There is no doubt that the current system of film criticism does not work as it used to. Practically, now the public’s opinion is based exclusively on a number, and whether a film is a success or not depends on whether it appears on Rotten Tomatoes as “fresh” or “rotten”. A priori, being an aggregator of reviews, this system might seem reliable and democratic… but an exclusive from Vulture has just made it very clear that the web can be a nest of corruption and scam.
Specifically, the scandal that has been uncovered centers on a film PR agency that paid critics to improve the ratings of one of its films. The company in question is Bunker 15 and, although only one of the cases in which this has occurred has been uncovered, the phenomenon makes it clear that it may be a very common practice among production companies and critics.
The Ophelia case
The scandal uncovered dates back to 2018 and centers on the film Ophelia. Starring Daisy Ridley, a hot actress at the time for headlining the new Star Wars installments, it was a remake of Hamlet that took it into a feminist setting and character. With the film, Bunker 15 was looking to get all kinds of awards and national distribution in the U.S., but the Rotten Tomatoes scores closed all kinds of doors.
With only a 46% approval rating, the film was labeled as “rotten”, so Bunker 15 couldn’t move the film as well as they would like between distributors, thus reaching a much smaller audience. So they took matters into their own hands and caused the rating to rise to 62%. How did they do it? Simple, by contacting the critics directly.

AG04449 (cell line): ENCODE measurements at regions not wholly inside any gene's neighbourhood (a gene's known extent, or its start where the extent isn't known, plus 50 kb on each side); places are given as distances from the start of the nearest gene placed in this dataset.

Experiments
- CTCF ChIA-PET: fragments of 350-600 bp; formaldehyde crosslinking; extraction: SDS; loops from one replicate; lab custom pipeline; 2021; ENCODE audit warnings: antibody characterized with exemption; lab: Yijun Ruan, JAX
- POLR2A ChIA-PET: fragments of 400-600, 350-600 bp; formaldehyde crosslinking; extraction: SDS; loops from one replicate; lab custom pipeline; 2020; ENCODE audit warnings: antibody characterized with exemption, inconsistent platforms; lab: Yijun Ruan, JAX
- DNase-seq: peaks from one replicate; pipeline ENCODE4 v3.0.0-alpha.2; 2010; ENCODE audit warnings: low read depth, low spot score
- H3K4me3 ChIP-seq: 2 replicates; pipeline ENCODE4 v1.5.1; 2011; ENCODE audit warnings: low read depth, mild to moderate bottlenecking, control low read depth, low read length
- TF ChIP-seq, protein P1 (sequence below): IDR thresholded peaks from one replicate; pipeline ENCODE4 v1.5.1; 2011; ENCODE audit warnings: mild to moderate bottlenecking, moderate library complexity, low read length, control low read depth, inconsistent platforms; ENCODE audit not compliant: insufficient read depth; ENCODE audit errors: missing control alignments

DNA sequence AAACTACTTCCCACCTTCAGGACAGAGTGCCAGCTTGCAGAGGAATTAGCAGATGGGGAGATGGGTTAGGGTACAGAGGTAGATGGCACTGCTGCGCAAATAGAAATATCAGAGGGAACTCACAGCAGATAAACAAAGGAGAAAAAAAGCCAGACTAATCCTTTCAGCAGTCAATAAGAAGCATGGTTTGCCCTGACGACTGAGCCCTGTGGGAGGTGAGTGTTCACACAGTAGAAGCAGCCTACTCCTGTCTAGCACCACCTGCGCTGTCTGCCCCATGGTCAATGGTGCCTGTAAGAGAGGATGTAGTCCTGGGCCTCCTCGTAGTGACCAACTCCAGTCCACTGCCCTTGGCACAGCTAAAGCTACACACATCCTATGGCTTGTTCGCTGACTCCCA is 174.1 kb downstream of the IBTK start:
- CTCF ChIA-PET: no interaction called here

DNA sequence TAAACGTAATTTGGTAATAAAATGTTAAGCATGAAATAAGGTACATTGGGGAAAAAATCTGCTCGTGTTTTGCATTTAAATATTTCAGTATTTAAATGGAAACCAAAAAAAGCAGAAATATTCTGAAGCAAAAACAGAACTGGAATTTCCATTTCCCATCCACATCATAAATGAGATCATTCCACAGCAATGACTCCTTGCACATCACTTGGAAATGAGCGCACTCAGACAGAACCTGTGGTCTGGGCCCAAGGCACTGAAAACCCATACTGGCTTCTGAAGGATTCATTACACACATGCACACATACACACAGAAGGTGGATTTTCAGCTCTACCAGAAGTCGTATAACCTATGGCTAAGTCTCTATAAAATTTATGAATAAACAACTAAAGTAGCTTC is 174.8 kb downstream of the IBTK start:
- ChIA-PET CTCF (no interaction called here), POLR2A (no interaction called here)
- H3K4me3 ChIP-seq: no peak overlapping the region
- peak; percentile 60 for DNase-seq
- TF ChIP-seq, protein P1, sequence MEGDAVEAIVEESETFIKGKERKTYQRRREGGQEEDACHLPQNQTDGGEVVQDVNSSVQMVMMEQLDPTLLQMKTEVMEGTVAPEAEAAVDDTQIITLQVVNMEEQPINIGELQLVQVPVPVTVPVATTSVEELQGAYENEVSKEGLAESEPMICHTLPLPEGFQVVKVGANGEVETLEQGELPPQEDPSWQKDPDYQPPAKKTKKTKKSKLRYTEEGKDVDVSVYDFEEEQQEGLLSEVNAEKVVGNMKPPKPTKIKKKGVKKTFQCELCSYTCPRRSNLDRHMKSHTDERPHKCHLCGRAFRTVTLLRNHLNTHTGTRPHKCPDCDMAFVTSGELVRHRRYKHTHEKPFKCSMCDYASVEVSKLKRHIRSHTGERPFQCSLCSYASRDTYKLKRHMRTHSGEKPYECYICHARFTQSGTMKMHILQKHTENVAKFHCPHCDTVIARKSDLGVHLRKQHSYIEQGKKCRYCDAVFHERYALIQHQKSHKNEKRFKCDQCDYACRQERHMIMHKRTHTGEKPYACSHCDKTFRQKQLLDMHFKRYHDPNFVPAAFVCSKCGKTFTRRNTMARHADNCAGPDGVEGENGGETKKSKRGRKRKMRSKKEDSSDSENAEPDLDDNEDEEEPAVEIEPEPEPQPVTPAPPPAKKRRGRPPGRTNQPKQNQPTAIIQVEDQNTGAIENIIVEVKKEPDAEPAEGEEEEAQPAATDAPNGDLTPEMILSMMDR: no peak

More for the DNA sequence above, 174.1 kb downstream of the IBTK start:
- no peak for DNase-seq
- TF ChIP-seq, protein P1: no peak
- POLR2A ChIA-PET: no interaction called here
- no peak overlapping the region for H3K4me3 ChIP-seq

At Bunker 15 they knew many of the critics who had written reviews about the film, and many others who had not yet recommended it but were part of Rotten Tomatoes. So the strategy was easy: they contacted the critics who had given the film a bad grade so that they would raise it and talked to many others so that they would write a positive review. This meant that, in just three months, the score went up by almost 20%, achieving a pass and obtaining a distributor such as IFC Films for its release in the United States.
As Vulture reports, they offered $50 to each writer for writing a positive review of the film. And, in addition, they influenced the critics about their negative reviews: if they thought badly about the film, that was fine, but they asked them to publish that opinion in a small blog that had no relevance in Rotten Tomatoes, instead of in their original website. This way, the grade would not be affected.
Covert Media, the production company behind Ophelia, has not responded to questions about it. But Daniel Harlow, founder of Bunker 15, has, saying that “we have thousands of writers on our mailing list. A small group has set up a specific system where filmmakers can sponsor or pay to review a film.” In other words, largely admitting the allegations.
Although this is a very specific case, we are talking about a very small film and one in which there is hardly any minimal influence. But what about films from the majors? If this happens in something like Ophelia, what about Marvel or DC releases? Will the majors pursue similar strategies? Even though this is evidence on a large scale, no one has yet spoken out about it… perhaps it would be uncovering a much bigger blanket than it seems.
What is clear, as Quentin Tarantino warned when asked about his upcoming film, The Movie Critic, is that film criticism today is peppered with too many sides, and that Rotten Tomatoes in the end is a subjective aggregator of an industry full of such strategies for the simple fact that a bad grade can affect your business.
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